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  • Nikki Rockwell

The Chicken Coop: How a mangy, Sketchy dog from the Streets Changed our Lives!

I wanted to write about our Chicken, but as anyone who has been in a relationship knows, you can’t write just from your perspective without being interrupted by your S.O.. So here we go!

Nikki: If you are an avid reader of my blog (which, of course, is undoubtedly everyone. I am very much aware of my own social media influence. Me and Kylie Jenner...we both mold our generations) you have heard me talk about my old small, killer of a dog, Chicken. Most of you know the story: Minder Shannon found Chicken walking about South Philly, matted and about 7lbs underweight (more than half of her ideal body weight). What you might not know is that Carolyn and I manifested Chicken. Yep, you read that right.

Literally the day before Shannon found Chicken, I asked Carolyn “If we were to adopt a dog (something that I was pushing for about 5 years of our relationship), what kind of dog would you want? Like, if a dog just came up to me on the street, what kind would you go for?” Carolyn said “I would like it to be a girl, small but sturdy, adorable and would love cats!” And, no lie, that is exactly the type of dog that walked up to Shannon the next day. It was destiny. I got my dog, and Carolyn got her “starter dog.” (She never had a dog growing up. She wanted a small dog to learn with. I didn’t have the heart to tell her the truth: Terriers are tiny, fluffy and have the heart of a lion, and they will make you aware of that literally every second of their lives. All I wanted was a puppy of my own! And I just love tiny, bossy pups. Good thing! :) )

Carolyn: This is basically true, but in my defense, I have to say that I did have some idea that small dogs aren’t necessarily easy! I just didn’t want to get my arm ripped off walking the 150 pound monster that Nikki wants to get! Tiny dogs are cute. And you can put them in a bag.

Nikki: Much like all great love stories, the story of Chicken was a bit dramatic, containing multitudes of feelings: ups and downs, tears and sometimes bites! (Think Lifetime Made for T.V. Movies but with a muppet.)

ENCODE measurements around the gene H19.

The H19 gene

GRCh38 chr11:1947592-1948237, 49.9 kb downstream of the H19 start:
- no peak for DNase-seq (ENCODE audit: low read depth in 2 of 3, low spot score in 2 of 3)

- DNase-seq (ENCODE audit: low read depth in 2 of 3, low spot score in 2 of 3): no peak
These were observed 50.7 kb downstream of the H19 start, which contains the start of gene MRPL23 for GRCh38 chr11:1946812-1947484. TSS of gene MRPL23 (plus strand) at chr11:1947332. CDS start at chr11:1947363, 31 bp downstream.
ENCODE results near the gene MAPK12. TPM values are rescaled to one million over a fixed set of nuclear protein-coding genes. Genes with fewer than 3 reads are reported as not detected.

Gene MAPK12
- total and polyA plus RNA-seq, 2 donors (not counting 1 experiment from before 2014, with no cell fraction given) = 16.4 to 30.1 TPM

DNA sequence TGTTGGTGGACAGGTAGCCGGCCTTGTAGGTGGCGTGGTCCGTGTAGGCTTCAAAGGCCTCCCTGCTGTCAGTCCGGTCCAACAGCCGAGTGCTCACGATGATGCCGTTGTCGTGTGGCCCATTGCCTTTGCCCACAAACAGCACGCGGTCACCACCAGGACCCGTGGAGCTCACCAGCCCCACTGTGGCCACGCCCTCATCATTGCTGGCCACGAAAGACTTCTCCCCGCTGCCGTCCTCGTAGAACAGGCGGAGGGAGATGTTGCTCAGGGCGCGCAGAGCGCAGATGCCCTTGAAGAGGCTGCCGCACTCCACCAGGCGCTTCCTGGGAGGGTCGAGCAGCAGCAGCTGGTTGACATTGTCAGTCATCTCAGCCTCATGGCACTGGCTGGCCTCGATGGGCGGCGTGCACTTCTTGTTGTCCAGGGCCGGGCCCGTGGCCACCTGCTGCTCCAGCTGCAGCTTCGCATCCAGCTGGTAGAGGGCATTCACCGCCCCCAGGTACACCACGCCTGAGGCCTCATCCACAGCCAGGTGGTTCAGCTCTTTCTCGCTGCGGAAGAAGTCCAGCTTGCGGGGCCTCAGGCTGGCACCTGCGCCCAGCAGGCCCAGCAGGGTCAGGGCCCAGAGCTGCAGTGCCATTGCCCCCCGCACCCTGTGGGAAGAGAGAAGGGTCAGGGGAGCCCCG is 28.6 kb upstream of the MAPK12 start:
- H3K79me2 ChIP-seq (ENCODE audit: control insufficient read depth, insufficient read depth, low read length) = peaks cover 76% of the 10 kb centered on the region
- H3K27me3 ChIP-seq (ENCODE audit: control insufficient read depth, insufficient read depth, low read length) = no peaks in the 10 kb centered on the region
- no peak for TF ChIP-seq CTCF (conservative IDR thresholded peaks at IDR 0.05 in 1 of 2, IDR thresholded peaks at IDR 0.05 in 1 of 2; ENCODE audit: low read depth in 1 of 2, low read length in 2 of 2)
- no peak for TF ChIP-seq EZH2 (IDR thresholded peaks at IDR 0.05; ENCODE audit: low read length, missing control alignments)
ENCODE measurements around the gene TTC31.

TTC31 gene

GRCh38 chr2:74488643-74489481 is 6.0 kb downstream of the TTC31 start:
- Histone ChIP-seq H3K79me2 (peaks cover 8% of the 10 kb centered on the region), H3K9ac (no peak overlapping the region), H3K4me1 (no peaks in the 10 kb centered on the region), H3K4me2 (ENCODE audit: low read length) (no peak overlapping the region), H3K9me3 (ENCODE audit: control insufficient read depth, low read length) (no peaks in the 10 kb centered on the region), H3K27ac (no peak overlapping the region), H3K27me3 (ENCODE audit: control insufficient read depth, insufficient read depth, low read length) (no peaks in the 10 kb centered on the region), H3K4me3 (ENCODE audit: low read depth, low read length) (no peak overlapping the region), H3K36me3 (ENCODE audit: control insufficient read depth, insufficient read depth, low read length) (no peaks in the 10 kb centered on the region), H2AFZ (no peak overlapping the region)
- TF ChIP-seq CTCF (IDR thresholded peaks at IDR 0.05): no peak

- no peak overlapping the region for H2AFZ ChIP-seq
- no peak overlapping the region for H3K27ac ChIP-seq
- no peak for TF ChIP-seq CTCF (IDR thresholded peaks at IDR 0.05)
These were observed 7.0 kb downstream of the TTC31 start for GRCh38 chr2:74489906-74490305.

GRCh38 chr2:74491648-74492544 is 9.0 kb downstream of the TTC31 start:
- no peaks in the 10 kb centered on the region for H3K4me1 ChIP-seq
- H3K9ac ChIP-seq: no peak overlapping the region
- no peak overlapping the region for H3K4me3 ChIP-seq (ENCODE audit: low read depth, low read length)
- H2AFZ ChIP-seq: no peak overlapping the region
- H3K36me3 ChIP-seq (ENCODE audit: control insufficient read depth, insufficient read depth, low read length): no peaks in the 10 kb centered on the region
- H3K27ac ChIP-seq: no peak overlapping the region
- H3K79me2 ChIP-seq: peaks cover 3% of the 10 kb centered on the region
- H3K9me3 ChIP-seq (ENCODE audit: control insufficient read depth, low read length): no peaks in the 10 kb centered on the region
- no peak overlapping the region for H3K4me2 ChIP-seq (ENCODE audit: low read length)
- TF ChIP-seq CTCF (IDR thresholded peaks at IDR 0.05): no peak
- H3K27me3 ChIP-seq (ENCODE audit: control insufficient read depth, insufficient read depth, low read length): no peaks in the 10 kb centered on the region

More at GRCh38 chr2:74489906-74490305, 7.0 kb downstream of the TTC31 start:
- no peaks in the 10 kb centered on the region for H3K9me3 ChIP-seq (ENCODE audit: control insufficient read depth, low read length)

Carolyn: So when we got Chicken, we knew that she was definitely neglected, might have been on the streets for a long time, and could have a history of abuse. She was very fearful about being picked up or handled, and a little nippy. But it seemed like a little bit of love and time would soon set that right. She was cuddly and loving most of the time, and who wouldn’t be a little sensitive after weeks on the street and then going right into heat?! (Yup, that’s right. Poor little baby went into heat three days after we got her - probably finally had enough food in her! As a result, we couldn’t get her spayed for two full months.)

Nikki: We got to have a tiny puppy in a diaper. I didn’t know it at the time, but I was made to have a tiny puppy in a diaper. It was a calling of sorts!

Carolyn: So for the first few months, we figured everything was fine. We could dress her, put her harness on, pick her up, bathe her, even put snow booties on her - and if she nipped from time to time, it didn’t even hurt, so it didn’t seem like a big deal. But as the months passed, Chicken didn’t improve the way we thought she would. We tried training and then Prozac, but though we confirmed that our baby is in fact the smartest ever, 6 months in, she was still struggling.

Now I don’t want to make it sound like it was all tears and bites! Chicken continued to be a snugglebug who loved adventures. We did miles of hikes with her and watched hours of Netflix. And she did make some improvements! She discovered she liked most people, and started accepting pets on walks. But getting handled and meeting dogs: hard pass. Then, in the fall, things took a turn for the worse.

Nikki: Apparently, Chicken and I got into a fight; I was unaware of this fight, but she assured me that it was all my fault and therefore I was no longer allowed to put her harness on her. When I tried, she would snap at me and tell me that I have lost all privileges of putting anything on her. This was after months and months of dressing her up in cool, 80s retro vests, Eagles Tees and even snow booties to protect her tiny pawsies!

Carolyn: Even with me, she was getting more and more bitey, and biting harder. So one year after getting Chicken, we were at the end of our rope. And we’d already tried weeks of training, numerous vet visits, and months of Prozac! Obviously giving her up was a complete non starter. But facing 15 more years of bites seemed overwhelming (Yorkies live a very long time. Chicken will live forever.)

Nikki: And as we all know, Only the good die young! Haven’t we learned anything from Billy Joel?!

Carolyn: I work at Penn, and people had recommended Penn Vet Behavioral Health to me before. But even with my Penn employee discount, the cost was STEEP. Plus, going to Penn seemed like admitting failure, and one of the people I knew who had used Penn Vet for behavior problems had ended up putting her dog down because his aggression was dangerous and incurable. I was scared! Would it work? What if they told us she should be put down? Would Chicken ever live a normal life?

~ to be continued ~

Ok I know we left you on a cliffhanger! Spoiler alert:

Chicken is going to live a normal life. (Normal for Chicken).

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